|Lehtonen bolts for Sweden||08.17.10 at 3:35 pm ET|
The Bruins suffered a minor loss Tuesday, but a loss nonetheless when forward Mikko Lehtonen left the states to take a one-year deal in the Swedish Elite League. Though his Bruins career technically isn’t over (the Bruins still have his rights), the 23-year-old will play next season with Skelleftea.
In two games with the Bruins over the last two seasons, Lehtonen did not record a point, but he led Providence in goals in each of the campaigns, scoring 28 and 23 goals in 2008-09 and 2009-10, respectively.
Bruins general manager Peter Chiarelli indicated to Fluto Shinzawa of the Boston Globe Tuesday that Lehtonen “felt there was not an opportunity for him in our organization.”
|Lehtonen returned to Providence||11.06.09 at 6:21 pm ET|
As expected, Bruins forward Mikko Lehtonen was returned to the Providence Bruins on Friday afternoon after filling in for the B’s Thursday night in their 2-1 shootout loss to the Canadiens. Lehtonen was held scoreless in 7:08 of ice time Thursday night, and will head back to the P-Bruins to build on his 10 points (3 goals, 7 assists) and 25 penalty minutes in 11 AHL games.
Lehtonen was recalled on an emergency basis on Wednesday night, but was expected to return to Providence once Byron Bitz made it through Friday’s practice without aggravating his groin injury. Bitz thought he’d be ready to go for Saturday’s game against the Northeast Division-leading Sabres, who have allowed the fewest goals (24) in the NHL this season. Bitz skated with Trent Whitfield and Shawn Thornton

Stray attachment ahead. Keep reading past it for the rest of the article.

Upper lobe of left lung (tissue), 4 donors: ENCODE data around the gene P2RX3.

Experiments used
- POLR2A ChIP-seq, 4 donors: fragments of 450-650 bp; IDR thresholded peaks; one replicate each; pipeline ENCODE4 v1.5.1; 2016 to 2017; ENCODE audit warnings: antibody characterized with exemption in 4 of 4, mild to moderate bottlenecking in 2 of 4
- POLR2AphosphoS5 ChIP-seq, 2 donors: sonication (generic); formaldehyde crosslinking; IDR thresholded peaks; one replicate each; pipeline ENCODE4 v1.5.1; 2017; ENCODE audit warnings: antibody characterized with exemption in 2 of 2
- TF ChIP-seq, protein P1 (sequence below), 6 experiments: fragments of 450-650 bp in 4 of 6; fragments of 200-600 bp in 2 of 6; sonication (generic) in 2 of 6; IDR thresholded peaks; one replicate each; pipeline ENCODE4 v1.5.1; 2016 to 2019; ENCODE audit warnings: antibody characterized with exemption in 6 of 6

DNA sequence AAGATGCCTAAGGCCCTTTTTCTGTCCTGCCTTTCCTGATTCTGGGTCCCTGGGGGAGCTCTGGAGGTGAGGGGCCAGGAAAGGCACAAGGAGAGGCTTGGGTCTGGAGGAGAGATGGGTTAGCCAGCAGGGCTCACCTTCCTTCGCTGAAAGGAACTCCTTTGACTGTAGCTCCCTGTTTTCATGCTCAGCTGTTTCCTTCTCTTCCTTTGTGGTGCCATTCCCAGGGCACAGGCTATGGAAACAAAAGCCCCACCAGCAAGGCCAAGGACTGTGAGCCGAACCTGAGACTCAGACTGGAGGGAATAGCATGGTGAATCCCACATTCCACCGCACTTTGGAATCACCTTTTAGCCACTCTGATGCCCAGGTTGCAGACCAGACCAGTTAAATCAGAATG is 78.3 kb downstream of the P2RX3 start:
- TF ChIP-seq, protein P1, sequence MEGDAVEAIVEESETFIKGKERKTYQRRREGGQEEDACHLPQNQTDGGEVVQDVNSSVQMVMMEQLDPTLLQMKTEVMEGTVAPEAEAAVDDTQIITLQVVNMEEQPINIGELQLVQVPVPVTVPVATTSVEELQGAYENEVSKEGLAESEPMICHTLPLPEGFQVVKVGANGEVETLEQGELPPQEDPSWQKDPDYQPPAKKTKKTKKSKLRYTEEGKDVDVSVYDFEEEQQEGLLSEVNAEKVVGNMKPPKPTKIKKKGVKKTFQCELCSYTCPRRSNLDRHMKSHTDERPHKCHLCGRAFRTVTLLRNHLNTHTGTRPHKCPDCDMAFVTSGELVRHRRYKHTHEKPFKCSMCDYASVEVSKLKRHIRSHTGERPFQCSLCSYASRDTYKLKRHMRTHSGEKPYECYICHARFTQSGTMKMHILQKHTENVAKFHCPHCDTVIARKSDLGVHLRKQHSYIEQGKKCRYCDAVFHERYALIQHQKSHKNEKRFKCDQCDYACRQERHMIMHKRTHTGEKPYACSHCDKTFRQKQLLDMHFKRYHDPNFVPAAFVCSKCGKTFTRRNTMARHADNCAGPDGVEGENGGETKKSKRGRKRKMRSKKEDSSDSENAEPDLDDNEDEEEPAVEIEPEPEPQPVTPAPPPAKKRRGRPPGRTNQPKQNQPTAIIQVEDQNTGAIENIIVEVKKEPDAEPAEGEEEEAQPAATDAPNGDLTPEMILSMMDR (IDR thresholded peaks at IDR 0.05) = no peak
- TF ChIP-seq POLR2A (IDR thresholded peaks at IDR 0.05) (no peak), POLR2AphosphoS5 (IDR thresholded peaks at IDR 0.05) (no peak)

‘I feel pretty good. It’s one of those things where one day it feels better and hopefully I’m turning the corner here,’ said Bitz. ‘It feels pretty good. Hopefully it holds up. It’s always tough to watch, but it’s out of your control. If you’re injured, you’re injured. You just hope to heal as quickly as you can so you can get back out there.’
Bitz also has the distinction of being David Krejci‘s roommate on road trips, and the Cornell alum was admittedly a bit concerned that he might also come down with the H1N1 virus after staying in the same hotel room with the center in Detroit. But he hasn’t started exhibiting any of the telltale symptoms, and hopes he’s out of the woods.
‘I thought about that a little bit when I first heard about, but I’ve been feeling fine, knock on wood,’ said Bitz. ‘Everybody is so careful about washing their hands and trying not to spread any kind of a flu bug. I just saw it online that [Krejci] had the swine flu, and I was surprised. He didn’t say anything about feeling under the weather to me.’
|Rask looking forward to next year. Will it be in Boston?||05.26.09 at 9:46 am ET|
PROVIDENCE, RI — The Bruins organization’s 2008-09 season full of promise and wonder came to an official close yesterday afternoon when the Providence Bruins dropped a 5-2 decision in Game 5 to Chris Bourque and the Hershey Bears at the Dunkin’ Donuts Center in Providence.
The P-Bruins seemed to have some of the same defenseman problems that plagued Boston in the playoffs beyond steady blueliners Johnny Boychuk and Jeff Penner, and it was a pretty one-sided affair despite Providence still hanging around in the third period thanks to some superior goaltending from Tuukka Rask (33 saves).